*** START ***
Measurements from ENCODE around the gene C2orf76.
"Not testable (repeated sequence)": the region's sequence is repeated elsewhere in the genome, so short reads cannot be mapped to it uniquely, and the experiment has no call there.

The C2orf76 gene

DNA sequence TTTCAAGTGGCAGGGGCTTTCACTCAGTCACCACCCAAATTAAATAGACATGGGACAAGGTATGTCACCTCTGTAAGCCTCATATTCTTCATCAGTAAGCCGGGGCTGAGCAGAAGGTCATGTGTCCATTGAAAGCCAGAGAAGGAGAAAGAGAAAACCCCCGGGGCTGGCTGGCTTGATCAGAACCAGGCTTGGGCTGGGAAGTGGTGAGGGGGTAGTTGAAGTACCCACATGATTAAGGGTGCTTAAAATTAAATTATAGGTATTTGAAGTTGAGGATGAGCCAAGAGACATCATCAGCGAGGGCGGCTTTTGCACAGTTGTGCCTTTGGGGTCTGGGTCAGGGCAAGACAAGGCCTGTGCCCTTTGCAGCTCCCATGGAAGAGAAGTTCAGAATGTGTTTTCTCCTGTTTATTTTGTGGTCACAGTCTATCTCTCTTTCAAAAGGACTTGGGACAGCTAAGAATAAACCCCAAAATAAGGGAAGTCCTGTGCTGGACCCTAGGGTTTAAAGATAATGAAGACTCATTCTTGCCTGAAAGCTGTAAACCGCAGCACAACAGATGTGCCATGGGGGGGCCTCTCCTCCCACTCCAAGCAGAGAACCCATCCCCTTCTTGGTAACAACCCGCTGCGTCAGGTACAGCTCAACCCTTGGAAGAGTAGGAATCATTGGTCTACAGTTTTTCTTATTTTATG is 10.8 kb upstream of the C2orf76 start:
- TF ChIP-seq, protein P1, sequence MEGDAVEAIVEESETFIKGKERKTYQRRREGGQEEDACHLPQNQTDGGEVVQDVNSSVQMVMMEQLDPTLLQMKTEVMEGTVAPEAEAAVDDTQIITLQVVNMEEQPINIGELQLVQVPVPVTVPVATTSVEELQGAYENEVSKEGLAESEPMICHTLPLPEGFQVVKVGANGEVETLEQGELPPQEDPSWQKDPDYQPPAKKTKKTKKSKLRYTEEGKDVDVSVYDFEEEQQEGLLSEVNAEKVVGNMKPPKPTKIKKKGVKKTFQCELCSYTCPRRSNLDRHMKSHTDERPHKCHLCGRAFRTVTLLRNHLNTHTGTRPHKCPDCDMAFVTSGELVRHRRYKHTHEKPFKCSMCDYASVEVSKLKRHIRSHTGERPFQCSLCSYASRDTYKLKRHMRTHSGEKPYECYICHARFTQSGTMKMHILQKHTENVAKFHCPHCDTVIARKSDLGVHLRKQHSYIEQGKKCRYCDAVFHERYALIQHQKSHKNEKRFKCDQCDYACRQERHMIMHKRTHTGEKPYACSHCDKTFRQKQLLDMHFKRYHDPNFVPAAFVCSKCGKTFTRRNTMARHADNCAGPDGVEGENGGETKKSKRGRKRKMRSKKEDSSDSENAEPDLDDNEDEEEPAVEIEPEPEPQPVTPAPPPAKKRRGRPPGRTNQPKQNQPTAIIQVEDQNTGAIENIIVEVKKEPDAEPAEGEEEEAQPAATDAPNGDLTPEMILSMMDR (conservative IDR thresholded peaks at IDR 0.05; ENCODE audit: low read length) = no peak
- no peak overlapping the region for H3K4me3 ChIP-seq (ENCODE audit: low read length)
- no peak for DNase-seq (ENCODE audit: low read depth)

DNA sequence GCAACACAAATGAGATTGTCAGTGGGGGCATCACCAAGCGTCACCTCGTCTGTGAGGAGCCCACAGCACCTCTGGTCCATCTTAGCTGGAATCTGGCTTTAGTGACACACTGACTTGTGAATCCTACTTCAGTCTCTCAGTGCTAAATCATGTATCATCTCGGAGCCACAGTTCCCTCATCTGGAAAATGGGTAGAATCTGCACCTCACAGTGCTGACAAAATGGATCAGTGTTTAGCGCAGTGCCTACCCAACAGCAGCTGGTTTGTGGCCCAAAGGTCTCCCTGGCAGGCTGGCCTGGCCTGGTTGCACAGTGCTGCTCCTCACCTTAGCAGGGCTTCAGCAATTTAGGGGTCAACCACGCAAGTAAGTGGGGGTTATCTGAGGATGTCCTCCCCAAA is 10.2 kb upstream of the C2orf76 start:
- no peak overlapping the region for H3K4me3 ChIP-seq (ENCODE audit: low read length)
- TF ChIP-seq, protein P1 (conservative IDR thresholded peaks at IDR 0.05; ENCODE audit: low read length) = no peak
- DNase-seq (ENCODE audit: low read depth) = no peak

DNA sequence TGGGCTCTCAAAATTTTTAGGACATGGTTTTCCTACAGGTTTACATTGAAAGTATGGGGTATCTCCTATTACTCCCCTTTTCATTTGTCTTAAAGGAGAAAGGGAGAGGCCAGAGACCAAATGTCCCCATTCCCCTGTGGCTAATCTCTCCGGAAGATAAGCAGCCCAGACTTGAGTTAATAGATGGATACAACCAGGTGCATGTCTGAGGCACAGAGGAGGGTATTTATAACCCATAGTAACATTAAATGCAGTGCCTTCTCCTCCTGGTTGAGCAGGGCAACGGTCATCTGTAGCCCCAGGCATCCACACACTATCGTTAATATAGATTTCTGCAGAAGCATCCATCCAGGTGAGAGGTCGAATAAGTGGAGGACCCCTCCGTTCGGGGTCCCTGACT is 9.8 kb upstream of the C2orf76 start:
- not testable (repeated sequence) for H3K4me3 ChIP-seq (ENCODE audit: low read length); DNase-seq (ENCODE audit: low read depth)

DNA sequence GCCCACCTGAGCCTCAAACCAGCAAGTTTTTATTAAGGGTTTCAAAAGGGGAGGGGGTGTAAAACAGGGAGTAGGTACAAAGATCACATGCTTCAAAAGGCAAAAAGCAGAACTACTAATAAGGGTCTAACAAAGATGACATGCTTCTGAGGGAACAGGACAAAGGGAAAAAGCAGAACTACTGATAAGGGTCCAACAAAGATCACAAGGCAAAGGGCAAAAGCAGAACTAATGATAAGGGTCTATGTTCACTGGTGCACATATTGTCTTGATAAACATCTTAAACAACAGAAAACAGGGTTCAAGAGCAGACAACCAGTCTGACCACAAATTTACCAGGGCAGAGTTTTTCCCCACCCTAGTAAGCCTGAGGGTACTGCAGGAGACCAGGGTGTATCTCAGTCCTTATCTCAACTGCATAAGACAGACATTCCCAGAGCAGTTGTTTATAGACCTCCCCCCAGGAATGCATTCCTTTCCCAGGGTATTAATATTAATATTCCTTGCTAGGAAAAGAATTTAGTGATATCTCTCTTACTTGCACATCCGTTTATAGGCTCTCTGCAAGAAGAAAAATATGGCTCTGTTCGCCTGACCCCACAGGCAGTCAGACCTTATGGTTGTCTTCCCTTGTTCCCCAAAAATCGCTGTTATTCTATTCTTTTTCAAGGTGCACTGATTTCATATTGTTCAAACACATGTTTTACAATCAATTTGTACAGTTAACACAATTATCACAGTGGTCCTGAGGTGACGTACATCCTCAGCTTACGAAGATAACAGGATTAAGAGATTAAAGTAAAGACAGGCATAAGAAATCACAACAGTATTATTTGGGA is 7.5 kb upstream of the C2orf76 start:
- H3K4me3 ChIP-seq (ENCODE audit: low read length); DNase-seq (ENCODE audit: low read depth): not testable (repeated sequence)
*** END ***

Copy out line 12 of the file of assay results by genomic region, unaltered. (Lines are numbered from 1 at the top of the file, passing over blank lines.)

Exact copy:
DNA sequence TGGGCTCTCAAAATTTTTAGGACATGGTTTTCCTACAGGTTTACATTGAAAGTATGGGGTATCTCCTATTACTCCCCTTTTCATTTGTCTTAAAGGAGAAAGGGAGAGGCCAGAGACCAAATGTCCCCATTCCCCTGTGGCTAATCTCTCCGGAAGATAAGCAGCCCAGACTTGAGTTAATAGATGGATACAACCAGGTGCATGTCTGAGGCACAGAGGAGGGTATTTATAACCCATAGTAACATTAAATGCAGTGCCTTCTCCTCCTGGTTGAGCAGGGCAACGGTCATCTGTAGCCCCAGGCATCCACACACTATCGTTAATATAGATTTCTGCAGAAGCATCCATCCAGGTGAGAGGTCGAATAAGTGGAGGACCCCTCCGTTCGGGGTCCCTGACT is 9.8 kb upstream of the C2orf76 start: